Meditating is really helpful to kind of get those thoughts all out of your head and get to this calm and relaxed space. You know a lot about dimming the lights and all those things, so I don’t have to tell you about that. Being really strict about it for a while until you get into that routine. And did you just come back two weeks ago?
James Swanwick: No, I’ve been here a while but the work and things have started to come forward a little bit in the time so when the daylight saving changed in America, the clocks went forward and here in Australia, most of the time they went back and so everything moved about two hours early from here.
I wouldn’t say it’s been a sudden shift, it’s been more of a gradual shift, but my perfect scenario is when I’m on an East Coast timezone in the US. Even like the UK timezone, New York timezone to a lesser extent, Californian timezone, although that can also be okay, but the Australian timezone when you’re doing work with America, you got to really get it done in the first few hours where I was when you wake up.
When I was living in the US, I would have a whole morning routine, I would wake up, I would write 20 things that I’m grateful for, very calmly, I would put on some exercise clothes, I’d go to the gym, I’d exercise I’d come back, I might do a little bit of meditation, and then I would begin my day. Whereas now in Australia, I go to sleep and as soon as I wake up, bang, I’m into work mode and so everything gets pushed back, including exercise at times, including meditation, including the daily gratitude because if I’m working from 7 in the morning through 11 in the morning for that four-hour block, which is it’s just constant, cause it’s going from one meeting to another meeting, to an interview, to education and different subject matters. By the time 11 am rolls around, I feel fried many mornings.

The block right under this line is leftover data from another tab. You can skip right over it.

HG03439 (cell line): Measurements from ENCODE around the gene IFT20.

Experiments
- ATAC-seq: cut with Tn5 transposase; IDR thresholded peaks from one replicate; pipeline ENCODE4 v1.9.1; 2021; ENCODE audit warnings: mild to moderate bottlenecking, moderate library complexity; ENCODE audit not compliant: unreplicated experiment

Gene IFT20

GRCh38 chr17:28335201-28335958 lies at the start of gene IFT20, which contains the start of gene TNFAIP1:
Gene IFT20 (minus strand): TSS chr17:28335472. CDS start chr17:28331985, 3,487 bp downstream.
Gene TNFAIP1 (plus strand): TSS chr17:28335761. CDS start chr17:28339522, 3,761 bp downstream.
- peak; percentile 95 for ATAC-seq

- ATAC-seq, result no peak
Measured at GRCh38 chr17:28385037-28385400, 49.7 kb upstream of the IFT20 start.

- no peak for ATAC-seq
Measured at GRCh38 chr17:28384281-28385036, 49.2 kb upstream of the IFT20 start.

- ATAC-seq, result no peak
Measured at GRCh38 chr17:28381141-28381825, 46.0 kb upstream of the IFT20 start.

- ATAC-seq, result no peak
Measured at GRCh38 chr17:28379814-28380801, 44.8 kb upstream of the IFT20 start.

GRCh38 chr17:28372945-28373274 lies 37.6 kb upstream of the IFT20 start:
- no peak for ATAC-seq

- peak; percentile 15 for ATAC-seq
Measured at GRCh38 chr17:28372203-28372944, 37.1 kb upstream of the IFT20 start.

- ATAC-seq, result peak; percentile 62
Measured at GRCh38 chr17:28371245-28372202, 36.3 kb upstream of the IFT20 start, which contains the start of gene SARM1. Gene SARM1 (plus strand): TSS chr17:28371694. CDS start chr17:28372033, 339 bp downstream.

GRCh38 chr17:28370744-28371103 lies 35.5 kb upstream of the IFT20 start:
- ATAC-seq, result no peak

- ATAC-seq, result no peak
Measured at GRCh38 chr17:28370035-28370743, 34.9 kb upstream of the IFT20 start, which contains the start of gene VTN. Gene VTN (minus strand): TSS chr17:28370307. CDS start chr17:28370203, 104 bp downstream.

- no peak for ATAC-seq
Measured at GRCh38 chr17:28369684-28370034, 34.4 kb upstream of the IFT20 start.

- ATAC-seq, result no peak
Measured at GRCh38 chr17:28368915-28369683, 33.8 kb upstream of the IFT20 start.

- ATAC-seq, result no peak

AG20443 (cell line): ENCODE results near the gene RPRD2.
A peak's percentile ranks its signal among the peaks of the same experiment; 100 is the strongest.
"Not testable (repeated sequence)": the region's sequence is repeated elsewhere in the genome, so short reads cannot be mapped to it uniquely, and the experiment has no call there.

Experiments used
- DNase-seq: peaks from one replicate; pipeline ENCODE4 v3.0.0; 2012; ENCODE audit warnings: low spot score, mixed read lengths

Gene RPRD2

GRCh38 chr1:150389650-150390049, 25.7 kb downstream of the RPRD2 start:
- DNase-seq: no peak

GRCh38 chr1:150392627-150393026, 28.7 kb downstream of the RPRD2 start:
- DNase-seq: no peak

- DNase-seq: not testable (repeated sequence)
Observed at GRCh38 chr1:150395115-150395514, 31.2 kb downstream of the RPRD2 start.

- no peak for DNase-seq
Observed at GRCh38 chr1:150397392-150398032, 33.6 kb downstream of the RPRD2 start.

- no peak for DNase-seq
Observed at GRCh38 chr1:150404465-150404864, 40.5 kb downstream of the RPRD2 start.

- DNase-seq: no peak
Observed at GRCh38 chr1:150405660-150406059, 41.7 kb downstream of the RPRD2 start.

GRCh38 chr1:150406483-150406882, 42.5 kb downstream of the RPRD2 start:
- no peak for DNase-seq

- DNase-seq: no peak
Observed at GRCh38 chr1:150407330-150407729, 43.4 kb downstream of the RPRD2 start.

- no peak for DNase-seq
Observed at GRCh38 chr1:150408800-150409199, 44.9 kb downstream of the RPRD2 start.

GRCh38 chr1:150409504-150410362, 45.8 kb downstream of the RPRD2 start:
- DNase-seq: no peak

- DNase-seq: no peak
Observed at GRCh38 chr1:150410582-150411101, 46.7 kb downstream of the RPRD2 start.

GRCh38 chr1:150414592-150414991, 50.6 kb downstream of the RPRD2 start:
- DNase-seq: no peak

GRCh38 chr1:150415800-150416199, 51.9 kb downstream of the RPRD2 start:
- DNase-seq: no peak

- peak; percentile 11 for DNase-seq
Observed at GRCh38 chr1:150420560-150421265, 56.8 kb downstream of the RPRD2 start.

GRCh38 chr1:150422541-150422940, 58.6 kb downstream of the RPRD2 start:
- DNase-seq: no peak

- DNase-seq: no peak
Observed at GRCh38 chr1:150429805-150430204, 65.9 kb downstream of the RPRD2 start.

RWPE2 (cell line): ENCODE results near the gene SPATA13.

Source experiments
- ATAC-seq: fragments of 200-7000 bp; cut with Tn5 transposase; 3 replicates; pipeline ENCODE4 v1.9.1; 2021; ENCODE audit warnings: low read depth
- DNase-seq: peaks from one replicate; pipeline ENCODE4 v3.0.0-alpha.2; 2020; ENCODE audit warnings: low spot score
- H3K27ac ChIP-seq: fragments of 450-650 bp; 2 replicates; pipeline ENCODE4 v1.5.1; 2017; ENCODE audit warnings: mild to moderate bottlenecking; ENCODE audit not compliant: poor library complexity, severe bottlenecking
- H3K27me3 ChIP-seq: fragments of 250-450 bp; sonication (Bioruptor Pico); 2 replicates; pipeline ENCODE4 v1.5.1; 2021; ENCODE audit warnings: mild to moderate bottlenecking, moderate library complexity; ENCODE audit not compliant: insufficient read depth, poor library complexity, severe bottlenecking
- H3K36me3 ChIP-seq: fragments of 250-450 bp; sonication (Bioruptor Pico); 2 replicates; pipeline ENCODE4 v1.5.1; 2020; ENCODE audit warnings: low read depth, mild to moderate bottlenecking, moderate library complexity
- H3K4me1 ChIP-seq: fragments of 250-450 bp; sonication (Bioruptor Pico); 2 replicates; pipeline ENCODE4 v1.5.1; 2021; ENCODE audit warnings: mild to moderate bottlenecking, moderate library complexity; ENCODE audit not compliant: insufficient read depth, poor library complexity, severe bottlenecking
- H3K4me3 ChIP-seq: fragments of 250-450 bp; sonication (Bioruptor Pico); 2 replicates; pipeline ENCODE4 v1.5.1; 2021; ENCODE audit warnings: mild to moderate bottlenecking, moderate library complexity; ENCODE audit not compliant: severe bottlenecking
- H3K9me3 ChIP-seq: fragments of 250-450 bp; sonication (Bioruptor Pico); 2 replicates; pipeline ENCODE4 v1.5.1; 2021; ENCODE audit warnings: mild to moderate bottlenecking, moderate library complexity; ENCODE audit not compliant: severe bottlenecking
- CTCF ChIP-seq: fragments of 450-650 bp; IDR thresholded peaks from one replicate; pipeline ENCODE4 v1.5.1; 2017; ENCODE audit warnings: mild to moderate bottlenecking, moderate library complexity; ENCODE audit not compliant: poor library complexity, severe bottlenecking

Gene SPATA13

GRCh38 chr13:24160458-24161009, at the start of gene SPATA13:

So that’s kind of what’s been going on and then, of course, it’s trying to play catch up, try to do exercise and then do some work and do some creative work at the end of the day, which is challenging after you’ve just been like, thrown into it. I eat pretty well, I drink lots of water. I do wear the Swannies glasses. But certainly, as I go to sleep at night, I’m thinking about oh, I gotta be up again at 6:30, I gotta be right into it. I think that’s probably causing my mind to be going through the night. What do you think?
Martha Lewis: Yeah, definitely. And have you always been going to bed at 10 o’clock, wake up at 6:30 person?
James Swanwick: The most I mean, I’m usually in bed around 10 and I’m usually falling asleep anywhere between 10 and 11.
Martha Lewis: But would you say that you’re most productive in the morning or most alert in the morning?
James Swanwick: Um. Well, I feel most productive in the morning now because of being forced to be most productive in the morning. So, I do get the most done, but I also find it the most mentally draining and taxing time.
Martha Lewis: I’m just thinking about chronotypes and, whether you’re a night owl or an early bird or something in between, those are genetically predetermined. And so, it’s something that’s very hard to change. For someone who is a night owl when you’re trying to adapt and go to bed early and wake up early, it’s really hard.